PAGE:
the MET or better yet, the Art Institute of Chicago in
Illinois or the Museum of Fine Arts in Boston, Mass.

We need to get something straight here and it might rub some people the wrong way because it runs contrary to Woodward's actual testimony in his Painting Dairy. But we no longer buy the idea that ALL of these "personal favorite" paintings "never sold." Of the 11 paintings he claimed were his "favorites" or "best", 9 remain in his personal collection and so we are calling a foul on the artist for being misleading. We are calling nonsense. This is clear cut New England Stoicism obfuscating (understatement) the matter in over- simplification.

It is true the painting never sold but Woodward is not giving us the context of WHY these paintings did not sell. Our records show that all of his most personal paintings, the one's we call his "editorial" or "brand" paintings either went to museums or were sold to his best customers (of which four of them are famed art collectors); or someone famous ( like Robert Frost ); or to personal friends such as F. Earl Williams or Harold Grieve; for which we are also sure he did not give them a discount either. ( He was well known to be a stickler on price. ) So what Woodward is really saying is that the right buyer never presented themselves for him to part with the painting. He would be much more honest to say, 'I love it so much I never found the RIGHT home for the painting to let it go.' [Read the caption to the right]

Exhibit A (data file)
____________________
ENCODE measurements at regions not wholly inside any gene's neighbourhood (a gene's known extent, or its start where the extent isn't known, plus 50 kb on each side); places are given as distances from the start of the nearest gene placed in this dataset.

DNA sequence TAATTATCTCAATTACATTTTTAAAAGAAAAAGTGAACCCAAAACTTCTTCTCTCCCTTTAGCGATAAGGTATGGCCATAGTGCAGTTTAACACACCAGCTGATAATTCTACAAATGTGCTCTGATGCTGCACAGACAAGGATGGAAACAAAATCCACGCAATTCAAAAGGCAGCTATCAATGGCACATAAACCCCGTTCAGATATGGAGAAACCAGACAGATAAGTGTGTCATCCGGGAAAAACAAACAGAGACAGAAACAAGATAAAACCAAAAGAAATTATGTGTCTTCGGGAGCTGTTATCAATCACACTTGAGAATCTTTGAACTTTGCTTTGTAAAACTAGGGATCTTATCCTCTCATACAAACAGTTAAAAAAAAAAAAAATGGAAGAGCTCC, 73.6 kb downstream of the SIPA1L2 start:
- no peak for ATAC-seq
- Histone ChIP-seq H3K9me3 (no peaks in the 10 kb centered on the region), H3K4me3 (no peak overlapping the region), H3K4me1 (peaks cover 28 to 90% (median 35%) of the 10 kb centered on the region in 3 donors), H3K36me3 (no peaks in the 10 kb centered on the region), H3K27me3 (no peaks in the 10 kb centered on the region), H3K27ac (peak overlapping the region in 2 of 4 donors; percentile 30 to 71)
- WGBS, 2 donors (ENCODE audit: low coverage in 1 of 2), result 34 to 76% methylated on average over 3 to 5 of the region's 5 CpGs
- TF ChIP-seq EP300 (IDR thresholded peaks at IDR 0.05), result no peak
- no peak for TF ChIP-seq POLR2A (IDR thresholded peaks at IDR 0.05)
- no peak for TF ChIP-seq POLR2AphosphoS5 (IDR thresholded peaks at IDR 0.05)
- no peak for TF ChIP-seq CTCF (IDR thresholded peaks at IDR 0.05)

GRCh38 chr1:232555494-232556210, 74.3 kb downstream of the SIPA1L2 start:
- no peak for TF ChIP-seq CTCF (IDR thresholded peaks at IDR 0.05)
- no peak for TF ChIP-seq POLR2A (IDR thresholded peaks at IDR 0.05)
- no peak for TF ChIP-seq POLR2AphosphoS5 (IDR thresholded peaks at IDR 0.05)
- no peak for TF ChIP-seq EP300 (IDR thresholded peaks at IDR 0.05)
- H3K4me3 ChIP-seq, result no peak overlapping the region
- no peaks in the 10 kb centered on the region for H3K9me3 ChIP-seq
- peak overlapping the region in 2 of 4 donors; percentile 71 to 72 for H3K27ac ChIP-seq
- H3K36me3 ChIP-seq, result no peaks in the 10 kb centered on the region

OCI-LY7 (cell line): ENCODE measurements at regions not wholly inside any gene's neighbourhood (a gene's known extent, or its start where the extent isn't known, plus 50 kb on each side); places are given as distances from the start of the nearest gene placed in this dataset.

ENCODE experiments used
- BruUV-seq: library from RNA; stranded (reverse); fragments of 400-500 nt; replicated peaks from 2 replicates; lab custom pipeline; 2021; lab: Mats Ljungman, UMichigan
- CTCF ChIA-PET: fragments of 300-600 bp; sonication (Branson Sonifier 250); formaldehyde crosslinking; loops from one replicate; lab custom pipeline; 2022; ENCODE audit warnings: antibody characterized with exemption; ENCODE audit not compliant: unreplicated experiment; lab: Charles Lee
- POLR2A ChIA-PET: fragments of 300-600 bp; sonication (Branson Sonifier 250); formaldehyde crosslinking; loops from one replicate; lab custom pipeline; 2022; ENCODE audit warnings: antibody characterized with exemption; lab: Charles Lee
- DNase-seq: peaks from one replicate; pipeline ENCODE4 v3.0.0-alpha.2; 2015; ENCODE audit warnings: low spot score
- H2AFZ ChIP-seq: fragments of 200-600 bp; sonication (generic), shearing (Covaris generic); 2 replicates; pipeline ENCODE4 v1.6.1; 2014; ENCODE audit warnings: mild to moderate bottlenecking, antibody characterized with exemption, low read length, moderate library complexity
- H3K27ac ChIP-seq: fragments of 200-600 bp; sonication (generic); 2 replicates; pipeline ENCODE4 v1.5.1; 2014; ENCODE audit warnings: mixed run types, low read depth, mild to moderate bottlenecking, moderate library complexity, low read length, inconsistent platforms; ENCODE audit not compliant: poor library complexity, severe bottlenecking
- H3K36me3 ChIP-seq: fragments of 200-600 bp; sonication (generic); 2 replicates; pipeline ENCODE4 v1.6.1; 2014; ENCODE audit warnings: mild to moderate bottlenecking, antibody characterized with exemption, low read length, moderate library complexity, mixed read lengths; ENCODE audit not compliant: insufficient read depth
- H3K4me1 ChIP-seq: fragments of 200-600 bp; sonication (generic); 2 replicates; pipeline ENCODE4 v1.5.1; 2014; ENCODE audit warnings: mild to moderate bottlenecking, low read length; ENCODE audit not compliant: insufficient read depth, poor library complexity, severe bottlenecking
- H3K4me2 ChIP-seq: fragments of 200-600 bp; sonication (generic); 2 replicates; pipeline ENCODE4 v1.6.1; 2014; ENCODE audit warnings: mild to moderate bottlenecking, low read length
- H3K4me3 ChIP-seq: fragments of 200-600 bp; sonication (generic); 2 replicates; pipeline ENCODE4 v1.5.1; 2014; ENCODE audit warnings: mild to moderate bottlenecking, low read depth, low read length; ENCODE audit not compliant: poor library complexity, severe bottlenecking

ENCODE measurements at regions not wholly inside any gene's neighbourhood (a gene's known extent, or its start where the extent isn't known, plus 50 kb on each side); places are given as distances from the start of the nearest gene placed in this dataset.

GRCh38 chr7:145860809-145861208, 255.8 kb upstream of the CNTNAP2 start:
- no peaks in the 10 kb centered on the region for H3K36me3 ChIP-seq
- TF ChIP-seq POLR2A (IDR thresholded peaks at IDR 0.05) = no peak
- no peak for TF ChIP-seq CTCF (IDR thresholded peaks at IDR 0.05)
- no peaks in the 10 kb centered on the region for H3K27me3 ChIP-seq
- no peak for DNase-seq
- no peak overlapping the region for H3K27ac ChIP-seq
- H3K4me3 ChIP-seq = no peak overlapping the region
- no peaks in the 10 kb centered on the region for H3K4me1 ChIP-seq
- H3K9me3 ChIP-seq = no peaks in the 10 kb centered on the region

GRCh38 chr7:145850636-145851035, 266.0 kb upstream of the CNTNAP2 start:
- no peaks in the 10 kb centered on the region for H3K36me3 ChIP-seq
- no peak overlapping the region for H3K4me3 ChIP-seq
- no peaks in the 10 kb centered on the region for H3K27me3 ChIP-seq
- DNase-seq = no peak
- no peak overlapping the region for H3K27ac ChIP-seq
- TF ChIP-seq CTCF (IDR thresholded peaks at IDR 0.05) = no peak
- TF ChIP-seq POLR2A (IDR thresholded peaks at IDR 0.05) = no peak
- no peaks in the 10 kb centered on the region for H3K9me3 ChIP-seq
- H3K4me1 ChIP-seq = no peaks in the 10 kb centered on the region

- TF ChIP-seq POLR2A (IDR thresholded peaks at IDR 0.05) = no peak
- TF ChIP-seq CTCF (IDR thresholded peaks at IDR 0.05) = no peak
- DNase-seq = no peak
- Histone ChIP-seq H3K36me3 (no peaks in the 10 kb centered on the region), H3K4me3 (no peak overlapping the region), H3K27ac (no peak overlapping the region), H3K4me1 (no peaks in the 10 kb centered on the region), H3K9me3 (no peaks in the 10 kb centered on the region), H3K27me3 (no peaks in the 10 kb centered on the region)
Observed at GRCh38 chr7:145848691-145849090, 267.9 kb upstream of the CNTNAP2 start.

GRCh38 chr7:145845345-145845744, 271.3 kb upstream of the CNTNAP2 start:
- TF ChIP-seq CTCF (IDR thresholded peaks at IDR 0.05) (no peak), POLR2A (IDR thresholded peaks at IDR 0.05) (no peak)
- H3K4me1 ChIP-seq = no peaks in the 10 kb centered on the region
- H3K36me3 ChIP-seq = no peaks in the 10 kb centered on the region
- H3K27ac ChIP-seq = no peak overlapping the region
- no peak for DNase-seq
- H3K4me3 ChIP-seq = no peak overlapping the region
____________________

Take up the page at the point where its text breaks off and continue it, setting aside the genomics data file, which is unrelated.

Gathering Sap
Gathering Sap, from the 1996 auction

Case in point: From this painting, Woodward made two smaller versions. One, Gathering Sap, went to a great patron of the arts and someone he knew since he was a kid living in Ohio and later California, Mrs. Josephine Everett of Cleveland, OH, and Pasadena, CA. She would later donate it to the Pasadena Museum of Art. The other, Sap Gathering was sold to a Holyoke businessman who Woodward just happen to still be in touch with 20 years later when he was compiling his Painting Diary and listed the family's new home and address in Montclair, NJ, suggesting there was a personal nature to their relationship than just artist and buyer.

Sap Gathering
Sap Gathering, Sepia print

Finally consider this, When Drifts Melt Fast ranks up there as one of the most celebrated paintings in Woodward's entire career. It hung at the National Academy and the Pennsylvania Academy. It is his first painting to hang in the Art Institute of Chicago as well as part of the first exhibit at the Tyron Gallery of Smith College. All of this while still being blackballed in New York City as a result of his disastrous Redgate Studio fire 5 to 7 years after it happened and STILL not yet a member of the Boston Art Club although he had been exhibiting there since 1918!